Where the Buffalo Seekers Roam

A dream drags RhondaK into a Bay-area wide quest for the elusive symbolic buffalo

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The Plainsmen Gallery on Sunset Point in Clearwater has been open since 1983 catering to that most American of arts —- the Western style. While it might be easy to dismiss as sentimental, the more accurate word would be powerful. Loaded with symbols, half-naked men in poses of ecstatic passion and in all price ranges, the gallery is friendly to the collector, the novice and the merely curious.

The only buffalo on the premises, however, is a painting of a white buffalo. I'm told there has been a strange run on all that is buffalo.

My buffalo dream is hardly my own.

From there I get lost in St. Petersburg which leads to a fortunate find near the Wagon Wheel Flea Market.

In front of the Nickel City Bar & Grille is a large rendering of a magnificent bison.

I step out of the Jeep directly onto someone's false teeth. In the great tradition of hunting, this could mean only two things: this joint is so rough the tooth fairy is a regular — or this place serves some seriously stiff drinks.

Fortunately, it is the latter. With an 8-by-14-inch menu of shots that range from the Leg Spreader to the Sloe Comfortable Screw Against the Wall, the joint promotes tooth loss. Inside against the wall is a white buffalo head. Apparently it wasn't always white. Story goes that a drunk set it on fire with a lighter and its current appearance is cosmetic not prophetic.

Beyond the false teeth, the portents at Nickel City are few, but the pizza is worth a stampede on 19 to get there.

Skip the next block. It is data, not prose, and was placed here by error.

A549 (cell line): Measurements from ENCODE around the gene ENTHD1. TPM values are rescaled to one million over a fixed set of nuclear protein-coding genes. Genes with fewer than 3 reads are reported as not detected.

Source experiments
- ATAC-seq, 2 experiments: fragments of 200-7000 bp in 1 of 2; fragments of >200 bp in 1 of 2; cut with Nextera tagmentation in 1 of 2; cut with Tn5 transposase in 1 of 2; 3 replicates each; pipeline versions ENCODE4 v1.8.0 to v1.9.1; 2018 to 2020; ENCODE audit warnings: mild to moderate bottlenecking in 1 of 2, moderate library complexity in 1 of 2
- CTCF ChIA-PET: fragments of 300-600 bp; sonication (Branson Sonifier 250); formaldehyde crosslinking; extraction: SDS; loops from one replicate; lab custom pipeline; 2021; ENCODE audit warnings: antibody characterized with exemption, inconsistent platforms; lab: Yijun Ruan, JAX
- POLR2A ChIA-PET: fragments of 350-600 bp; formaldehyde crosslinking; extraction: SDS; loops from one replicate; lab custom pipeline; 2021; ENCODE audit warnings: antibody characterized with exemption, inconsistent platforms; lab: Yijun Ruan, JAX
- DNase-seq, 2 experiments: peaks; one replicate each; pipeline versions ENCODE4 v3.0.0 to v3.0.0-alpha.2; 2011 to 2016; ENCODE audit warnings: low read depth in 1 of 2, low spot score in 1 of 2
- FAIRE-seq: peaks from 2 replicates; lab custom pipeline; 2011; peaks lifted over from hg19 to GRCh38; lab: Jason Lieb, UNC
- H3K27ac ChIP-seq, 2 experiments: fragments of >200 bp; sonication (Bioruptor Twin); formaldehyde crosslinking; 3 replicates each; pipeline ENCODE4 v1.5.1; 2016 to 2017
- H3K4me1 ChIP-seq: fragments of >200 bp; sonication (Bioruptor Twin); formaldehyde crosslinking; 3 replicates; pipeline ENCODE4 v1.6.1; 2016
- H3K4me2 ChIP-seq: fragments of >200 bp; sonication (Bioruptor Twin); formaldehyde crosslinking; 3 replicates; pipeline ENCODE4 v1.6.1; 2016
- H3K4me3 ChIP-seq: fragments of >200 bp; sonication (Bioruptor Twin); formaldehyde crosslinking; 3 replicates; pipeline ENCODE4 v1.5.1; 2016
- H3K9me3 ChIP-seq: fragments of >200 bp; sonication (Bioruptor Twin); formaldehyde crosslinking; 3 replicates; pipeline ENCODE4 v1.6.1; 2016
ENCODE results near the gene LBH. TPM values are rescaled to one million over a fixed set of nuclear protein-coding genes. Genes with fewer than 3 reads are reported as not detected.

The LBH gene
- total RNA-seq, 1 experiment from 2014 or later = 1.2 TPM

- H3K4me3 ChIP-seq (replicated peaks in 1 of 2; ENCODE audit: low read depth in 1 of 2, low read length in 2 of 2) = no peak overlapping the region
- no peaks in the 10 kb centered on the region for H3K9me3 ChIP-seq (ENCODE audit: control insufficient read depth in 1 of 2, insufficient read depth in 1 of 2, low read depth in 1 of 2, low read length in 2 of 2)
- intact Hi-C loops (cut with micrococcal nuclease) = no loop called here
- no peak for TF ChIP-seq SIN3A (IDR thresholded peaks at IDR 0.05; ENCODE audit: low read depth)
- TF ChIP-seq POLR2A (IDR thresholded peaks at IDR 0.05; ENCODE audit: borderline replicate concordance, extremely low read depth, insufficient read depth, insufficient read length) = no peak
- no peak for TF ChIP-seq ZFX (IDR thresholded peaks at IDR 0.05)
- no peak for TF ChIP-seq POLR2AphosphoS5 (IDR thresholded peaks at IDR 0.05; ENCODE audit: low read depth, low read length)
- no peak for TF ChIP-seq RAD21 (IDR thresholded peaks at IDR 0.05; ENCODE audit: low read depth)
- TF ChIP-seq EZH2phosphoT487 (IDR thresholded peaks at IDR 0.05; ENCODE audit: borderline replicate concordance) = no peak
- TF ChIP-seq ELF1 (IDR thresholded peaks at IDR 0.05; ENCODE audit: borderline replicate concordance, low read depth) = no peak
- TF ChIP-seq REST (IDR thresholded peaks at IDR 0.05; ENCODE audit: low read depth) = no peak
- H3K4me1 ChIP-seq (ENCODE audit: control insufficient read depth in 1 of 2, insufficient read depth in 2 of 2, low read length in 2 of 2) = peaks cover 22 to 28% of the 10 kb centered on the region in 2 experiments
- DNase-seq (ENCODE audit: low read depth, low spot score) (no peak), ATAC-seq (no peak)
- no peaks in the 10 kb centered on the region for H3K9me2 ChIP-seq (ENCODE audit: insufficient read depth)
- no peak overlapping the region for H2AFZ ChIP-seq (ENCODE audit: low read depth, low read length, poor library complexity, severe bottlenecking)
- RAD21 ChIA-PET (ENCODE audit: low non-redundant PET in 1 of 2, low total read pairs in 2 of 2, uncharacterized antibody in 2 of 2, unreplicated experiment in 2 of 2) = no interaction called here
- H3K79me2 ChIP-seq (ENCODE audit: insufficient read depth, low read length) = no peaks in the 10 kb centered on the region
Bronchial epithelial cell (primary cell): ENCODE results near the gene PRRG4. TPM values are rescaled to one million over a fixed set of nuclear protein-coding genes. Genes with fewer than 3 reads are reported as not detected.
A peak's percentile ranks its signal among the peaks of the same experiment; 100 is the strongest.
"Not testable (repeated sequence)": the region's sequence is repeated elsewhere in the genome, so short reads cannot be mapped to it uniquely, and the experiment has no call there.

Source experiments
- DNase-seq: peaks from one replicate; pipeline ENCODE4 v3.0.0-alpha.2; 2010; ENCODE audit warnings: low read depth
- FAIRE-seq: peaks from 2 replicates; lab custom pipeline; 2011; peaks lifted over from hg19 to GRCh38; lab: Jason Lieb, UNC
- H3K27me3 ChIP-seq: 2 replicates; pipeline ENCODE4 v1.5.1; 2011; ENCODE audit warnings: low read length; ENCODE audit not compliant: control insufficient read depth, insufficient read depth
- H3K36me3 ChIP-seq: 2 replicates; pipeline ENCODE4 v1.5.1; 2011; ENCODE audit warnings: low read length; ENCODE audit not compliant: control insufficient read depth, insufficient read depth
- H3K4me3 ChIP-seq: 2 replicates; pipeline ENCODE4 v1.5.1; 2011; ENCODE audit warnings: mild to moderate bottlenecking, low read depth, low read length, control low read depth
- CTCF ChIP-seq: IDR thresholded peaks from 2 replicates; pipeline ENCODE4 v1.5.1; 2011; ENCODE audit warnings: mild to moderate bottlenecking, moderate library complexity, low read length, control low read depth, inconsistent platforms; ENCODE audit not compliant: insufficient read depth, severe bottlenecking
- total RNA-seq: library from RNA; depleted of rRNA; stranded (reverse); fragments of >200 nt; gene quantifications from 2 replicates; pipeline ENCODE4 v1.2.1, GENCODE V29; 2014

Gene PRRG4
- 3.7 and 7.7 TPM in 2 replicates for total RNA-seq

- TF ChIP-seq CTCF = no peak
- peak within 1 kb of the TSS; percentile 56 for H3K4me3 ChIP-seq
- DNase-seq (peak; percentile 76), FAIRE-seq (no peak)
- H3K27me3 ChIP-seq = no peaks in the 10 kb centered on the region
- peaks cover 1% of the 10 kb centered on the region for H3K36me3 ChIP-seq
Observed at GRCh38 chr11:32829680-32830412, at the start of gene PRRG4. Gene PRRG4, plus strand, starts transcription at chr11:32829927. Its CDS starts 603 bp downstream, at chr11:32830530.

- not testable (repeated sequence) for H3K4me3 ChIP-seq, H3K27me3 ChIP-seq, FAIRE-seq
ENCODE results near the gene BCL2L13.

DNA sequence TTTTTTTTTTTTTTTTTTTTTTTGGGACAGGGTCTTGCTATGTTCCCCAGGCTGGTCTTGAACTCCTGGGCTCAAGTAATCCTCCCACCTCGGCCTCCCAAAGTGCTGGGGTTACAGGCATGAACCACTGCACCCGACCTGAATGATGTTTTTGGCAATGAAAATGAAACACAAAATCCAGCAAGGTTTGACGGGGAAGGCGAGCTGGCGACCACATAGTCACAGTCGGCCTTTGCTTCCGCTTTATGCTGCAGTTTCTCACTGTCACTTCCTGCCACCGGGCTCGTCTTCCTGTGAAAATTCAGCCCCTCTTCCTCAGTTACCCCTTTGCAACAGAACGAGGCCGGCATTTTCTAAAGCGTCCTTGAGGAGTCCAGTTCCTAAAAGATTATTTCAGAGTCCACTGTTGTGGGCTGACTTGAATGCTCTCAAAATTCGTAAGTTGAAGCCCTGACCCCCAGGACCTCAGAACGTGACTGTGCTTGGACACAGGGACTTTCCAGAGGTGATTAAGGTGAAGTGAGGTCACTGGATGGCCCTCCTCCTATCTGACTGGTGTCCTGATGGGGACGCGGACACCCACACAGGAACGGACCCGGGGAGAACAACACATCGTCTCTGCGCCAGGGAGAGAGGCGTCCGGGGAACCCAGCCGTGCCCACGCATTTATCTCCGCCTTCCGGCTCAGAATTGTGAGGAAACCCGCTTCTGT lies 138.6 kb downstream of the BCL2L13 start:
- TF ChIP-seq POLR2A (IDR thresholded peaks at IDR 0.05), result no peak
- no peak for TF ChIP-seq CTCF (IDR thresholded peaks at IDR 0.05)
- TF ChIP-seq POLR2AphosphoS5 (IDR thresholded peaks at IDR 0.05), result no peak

In Kenneth City on 54th Avenue, Armstrong's Western Trend's sign reads, "low carb diet not working? Our jeans go to 60!" It's styled as a sort of Western depot complete with 7-foot cactus and a red stagecoach, and its air of torpor is completed by rocking chairs on the porch. Opening the door floods the senses with high-end suede and leather. Richly embroidered, beaded, fringed clothes drape racks near walls filled with boots and hats.

But buffalo can be found only on bolo ties. The one I buy has a horned skull with feathers dangling from it. BOLO is also the acronym for Be On the Look Out. I take this as a sign that I'm getting closer.

The tie doesn't grease my entry into Buffalo City Bar & Grille, where the only buffalo in evidence is on the neon matchbooks. Buffalo here means Buffalo, New York, as in Tony Marsh on Wednesday nights who swings with Sinatra and the Bossa Nova.

Which is why the men drinking beer for breakfast at Peggy's Corral are such a cheap and funny thrill on the second day of my quest.

"Buffalo," says the man with the antelope in his pants, "They're all over the ceiling."

And so they are. Next to the photographs of breast-flashing women and even one of a woman shooting a beaver from a kiddy pool, are pictures from Sturgis — herds of bikers with herds of buffalo. An ill-advised closeness, as a buffalo has no problem disemboweling a Harley or its rider.

I look for more literal signs.

"I've been beaten, kicked, lied to, taken advantage of and laughed at but the only reason I hang around this crazy place is to see what happens next." I can barely read it around the black bra stapled in front of it. But the sign that means most to me is the one that says $1.00 Bloody Marys on Sunday with free food.

The antelope man says, "Come back on Sunday. There are about 400 bikers here and each of them knows everything."

In two days I've been lost numerous times trying to trace an odyssey through Mapquest.com and the Florida Road Atlas. Maps aren't unlike dreams. They suggest only the roughest outlines of reality. People are kind but unreliable. They'll guide you using common landmarks that disappeared years ago, like the silos, where I'm supposed to turn right.

Backtracking down 41 to the Buffalo Creek Golf Club, I get lost three times looking for silos. Maybe they meant Sisco, a restaurant supplier that also traffics in buffalo meat.

There is no actual Buffalo Creek, but the plush green of the Manatee public golf course is marked at the entrance with a white buffalo on gray granite.

In Native American mythology, the birth of the white buffalo heralded peace on earth and returning prosperity. It has even been likened to the second coming of Christ.

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